Elaina & Victoria from The Freedom Travellers
Sumur Tiga Beach, Aceh
While I know this is supposed to be all about our favorites, let me instead suggest a place you should stay far, far away from – Sumur Tiga beach on Weh Island. A long empty stretch of white sand and clear blue water with plenty of coconut trees to keep you cool? No thanks. Think about the shopping you’ll miss out on without the roaming vendors. No intense “tan” due to all the shaded spots being taken. All those potentially new “friends” you might meet on the crowded shore. And definitely don’t be fooled by the incredible value of places like Freddies Santai Sumurtiga, where you can get bungalow overlooking the ocean for as little as 300,000 IDR.
Yeah, best to just skip Sumur Tiga beach altogether and leave it for crazy people like me…
Julian from Globe Slice
Gili Islands, Lombok
We visited the Gili islands in September 2015 and set out to discover the best they have to offer. They are one of Indonesia’s most popular destinations, famous for their white sandy beaches, warm tropical waters and abundance of sea turtles just metres from the beach. Gili T is the most popular and attracts the crowds. A tip is to venture out to Gili Meno or Gili Air, which has fewer people and incredible beaches like the attached. You can do snorkelling and diving. It’s surrounded by healthy coral and is great for swimming with turtles.
Stefan & Sebastian from Nomadic Boys
Liang Beach, Ambon, Maluku
When I arrived at this beach it literally took my breath away. White sand and beautiful blue ocean, it’s incredible and not a tourist in site! You can rent tubes from the locals to really relax and enjoy this paradise.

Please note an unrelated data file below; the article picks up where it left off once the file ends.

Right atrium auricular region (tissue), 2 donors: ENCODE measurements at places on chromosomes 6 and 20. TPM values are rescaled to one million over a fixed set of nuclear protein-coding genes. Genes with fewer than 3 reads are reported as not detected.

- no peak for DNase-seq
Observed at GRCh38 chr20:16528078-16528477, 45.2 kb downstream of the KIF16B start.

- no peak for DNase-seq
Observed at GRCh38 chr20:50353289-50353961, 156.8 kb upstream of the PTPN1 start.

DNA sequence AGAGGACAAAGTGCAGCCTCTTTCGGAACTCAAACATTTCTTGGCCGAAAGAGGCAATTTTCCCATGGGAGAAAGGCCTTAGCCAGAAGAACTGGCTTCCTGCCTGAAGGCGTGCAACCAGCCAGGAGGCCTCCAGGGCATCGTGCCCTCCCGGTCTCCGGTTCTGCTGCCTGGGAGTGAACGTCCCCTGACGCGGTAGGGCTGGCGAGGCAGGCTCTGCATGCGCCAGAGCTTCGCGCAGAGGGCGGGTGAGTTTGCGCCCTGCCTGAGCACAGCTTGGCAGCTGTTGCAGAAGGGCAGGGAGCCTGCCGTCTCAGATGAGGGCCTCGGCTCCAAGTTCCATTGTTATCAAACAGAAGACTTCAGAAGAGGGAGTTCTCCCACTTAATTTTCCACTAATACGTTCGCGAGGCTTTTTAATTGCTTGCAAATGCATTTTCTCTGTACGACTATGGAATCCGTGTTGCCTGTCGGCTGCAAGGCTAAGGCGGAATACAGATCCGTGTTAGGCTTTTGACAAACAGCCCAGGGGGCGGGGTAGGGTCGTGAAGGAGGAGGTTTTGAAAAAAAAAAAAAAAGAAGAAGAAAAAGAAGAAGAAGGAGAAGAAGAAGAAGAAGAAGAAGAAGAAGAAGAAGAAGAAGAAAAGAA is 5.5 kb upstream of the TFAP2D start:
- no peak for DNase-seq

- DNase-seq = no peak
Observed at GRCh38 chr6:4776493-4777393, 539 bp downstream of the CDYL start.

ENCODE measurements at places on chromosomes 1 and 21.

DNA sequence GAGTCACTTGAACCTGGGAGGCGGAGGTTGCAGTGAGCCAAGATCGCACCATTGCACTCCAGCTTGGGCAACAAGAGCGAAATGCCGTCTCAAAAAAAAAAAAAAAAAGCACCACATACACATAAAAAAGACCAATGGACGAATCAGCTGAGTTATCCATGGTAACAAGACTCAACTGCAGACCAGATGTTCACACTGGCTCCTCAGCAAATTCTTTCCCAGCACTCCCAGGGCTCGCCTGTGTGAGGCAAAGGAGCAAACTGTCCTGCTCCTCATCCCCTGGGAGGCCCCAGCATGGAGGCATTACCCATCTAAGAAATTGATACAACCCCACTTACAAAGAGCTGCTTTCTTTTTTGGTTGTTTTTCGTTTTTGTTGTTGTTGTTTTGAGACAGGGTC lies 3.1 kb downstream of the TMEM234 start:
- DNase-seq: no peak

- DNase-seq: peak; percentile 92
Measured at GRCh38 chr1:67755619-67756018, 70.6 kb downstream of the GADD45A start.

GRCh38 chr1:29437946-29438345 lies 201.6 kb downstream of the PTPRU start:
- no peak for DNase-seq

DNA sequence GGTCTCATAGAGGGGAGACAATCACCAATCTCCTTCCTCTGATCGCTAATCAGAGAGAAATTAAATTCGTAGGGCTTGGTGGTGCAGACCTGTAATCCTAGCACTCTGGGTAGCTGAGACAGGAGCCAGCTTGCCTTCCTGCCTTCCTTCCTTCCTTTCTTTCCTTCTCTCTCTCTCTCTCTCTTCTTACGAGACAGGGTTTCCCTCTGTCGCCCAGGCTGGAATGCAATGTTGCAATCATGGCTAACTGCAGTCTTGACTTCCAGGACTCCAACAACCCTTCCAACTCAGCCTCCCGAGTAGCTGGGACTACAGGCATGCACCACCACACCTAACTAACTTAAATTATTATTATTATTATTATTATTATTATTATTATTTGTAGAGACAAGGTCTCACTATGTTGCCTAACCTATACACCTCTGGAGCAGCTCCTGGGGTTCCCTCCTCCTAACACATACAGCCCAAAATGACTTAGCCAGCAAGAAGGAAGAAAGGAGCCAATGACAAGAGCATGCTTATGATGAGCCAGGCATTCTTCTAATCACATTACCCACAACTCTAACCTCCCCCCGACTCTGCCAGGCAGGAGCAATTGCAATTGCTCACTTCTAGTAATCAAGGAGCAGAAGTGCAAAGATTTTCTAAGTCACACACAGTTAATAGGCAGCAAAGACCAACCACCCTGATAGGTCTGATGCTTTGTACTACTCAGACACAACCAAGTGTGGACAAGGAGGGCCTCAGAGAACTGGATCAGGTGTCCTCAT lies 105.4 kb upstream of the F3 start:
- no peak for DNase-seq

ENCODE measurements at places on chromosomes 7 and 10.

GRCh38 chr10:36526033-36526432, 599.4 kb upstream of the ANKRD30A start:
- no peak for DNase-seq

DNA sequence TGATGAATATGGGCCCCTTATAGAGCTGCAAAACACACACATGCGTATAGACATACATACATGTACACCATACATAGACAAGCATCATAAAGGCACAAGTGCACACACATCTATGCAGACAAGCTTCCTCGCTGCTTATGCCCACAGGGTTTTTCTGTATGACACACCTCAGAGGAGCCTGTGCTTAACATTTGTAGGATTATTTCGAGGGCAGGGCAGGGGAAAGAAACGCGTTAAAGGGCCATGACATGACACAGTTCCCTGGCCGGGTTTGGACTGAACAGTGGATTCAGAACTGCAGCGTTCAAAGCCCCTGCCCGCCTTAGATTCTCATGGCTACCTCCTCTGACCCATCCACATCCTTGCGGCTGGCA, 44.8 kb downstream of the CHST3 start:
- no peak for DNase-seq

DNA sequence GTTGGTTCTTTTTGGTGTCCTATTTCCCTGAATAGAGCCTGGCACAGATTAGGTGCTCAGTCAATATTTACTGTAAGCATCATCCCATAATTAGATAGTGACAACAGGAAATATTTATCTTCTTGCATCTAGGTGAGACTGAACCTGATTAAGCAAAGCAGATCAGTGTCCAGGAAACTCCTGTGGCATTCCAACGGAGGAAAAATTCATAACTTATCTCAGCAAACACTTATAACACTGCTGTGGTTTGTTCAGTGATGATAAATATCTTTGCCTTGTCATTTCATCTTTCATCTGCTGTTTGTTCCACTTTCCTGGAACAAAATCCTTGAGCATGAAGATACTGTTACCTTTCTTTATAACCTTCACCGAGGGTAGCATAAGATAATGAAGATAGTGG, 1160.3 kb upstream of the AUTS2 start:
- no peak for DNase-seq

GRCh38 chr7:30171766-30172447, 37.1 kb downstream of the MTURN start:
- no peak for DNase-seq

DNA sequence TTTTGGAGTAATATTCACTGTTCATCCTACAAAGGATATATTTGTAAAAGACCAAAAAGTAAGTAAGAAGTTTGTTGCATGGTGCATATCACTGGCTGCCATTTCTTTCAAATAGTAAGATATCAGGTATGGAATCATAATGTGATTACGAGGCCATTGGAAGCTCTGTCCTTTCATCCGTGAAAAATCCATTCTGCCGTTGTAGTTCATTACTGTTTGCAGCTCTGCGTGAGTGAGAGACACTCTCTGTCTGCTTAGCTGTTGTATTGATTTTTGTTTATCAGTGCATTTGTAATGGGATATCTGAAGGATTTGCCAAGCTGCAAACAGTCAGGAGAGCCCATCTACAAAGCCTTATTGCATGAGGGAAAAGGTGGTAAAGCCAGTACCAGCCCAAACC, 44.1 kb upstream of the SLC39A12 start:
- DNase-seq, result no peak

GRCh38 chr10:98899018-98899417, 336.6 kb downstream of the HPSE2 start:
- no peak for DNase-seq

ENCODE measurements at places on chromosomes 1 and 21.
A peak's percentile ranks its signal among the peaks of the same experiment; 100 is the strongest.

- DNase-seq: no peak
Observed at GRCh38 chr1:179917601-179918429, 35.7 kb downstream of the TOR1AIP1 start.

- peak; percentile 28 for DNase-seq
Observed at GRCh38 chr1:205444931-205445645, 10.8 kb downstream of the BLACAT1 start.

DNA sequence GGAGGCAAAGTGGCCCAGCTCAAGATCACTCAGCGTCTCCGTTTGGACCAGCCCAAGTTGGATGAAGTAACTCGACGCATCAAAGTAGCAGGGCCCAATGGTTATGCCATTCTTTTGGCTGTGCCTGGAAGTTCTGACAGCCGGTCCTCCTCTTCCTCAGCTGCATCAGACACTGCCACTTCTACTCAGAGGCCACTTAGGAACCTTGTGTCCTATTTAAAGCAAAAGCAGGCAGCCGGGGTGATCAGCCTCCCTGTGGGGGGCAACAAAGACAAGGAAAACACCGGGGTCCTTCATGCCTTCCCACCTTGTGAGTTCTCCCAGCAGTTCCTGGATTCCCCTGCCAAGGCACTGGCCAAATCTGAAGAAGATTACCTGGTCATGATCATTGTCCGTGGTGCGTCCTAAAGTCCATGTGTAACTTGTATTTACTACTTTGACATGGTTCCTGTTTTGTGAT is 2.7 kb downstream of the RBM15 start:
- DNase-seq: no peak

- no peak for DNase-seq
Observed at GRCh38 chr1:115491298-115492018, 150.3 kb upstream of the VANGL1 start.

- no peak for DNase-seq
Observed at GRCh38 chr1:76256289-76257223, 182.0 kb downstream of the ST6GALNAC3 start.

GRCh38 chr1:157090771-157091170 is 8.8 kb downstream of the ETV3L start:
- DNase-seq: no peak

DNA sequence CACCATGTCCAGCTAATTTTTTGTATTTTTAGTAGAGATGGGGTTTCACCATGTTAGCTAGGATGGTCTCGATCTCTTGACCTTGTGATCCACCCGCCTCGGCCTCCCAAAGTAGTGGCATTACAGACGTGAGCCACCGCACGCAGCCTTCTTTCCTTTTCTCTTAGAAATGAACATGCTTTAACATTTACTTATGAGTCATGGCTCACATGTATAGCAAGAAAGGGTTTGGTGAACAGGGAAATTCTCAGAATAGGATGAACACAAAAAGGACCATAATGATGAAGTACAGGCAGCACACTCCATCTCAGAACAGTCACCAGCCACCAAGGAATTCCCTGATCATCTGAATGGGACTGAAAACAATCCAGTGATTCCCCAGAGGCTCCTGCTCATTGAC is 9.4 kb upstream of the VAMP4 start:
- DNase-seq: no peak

Anita from Anita Hendrieka
Dream Beach, Nusa Lembongan
Dream beach is, well it’s a dream. Located on the southern tip of one of Indonesia lesser known islands, Nusa Lembongan, it’s a picture perfect scene without the hordes of tourists getting in your shot.
If you’re staying elsewhere on the island then grab a cycle or motorbike and come down for the day, the ride alone is worth it. At the beach watch clear blue waters lap against the sand and you’ll no doubt get chatting to the locals who won’t hassle you to buy anything, unlike on some nearby Bali beaches.
Grab a drink and get nicely chilled and if you get bored, which is highly unlikely, keep going on your bike: you might see dolphins frolicking in the water and you’ll definitely get to high-five a lot of local school kids.
Jon from Twisted Atlas
Saparua Beach, Maluku
Semi deserted beaches may not be for everyone but Saparua Beach, on Saparua Island in Maluku has that timeless tropical island ambiance that fuels my imagination. With only a smattering of fishing skiffs dotting the shoreline it can certainly be a quiet place to while away the day or take a swim if the seas are calm.
This long stretch of white sand beach is adjacent to the historic 17th century Fort Duurstede and hopefully under no threat of development anytime soon. The fort itself has been refurbished and is open for visitors, but it isn’t nearly as interesting as a walk through the colorful street market in the nearby village.
Vanessa from The Island Drum
Tanjung Karang Beach at the Prince John Dive Resort, Sulawesi
If you are looking for a private beach, you need to check out the Prince John Dive Resort. There are just 15 bungalows here so you know the Prince John beach is never going to be overcrowded.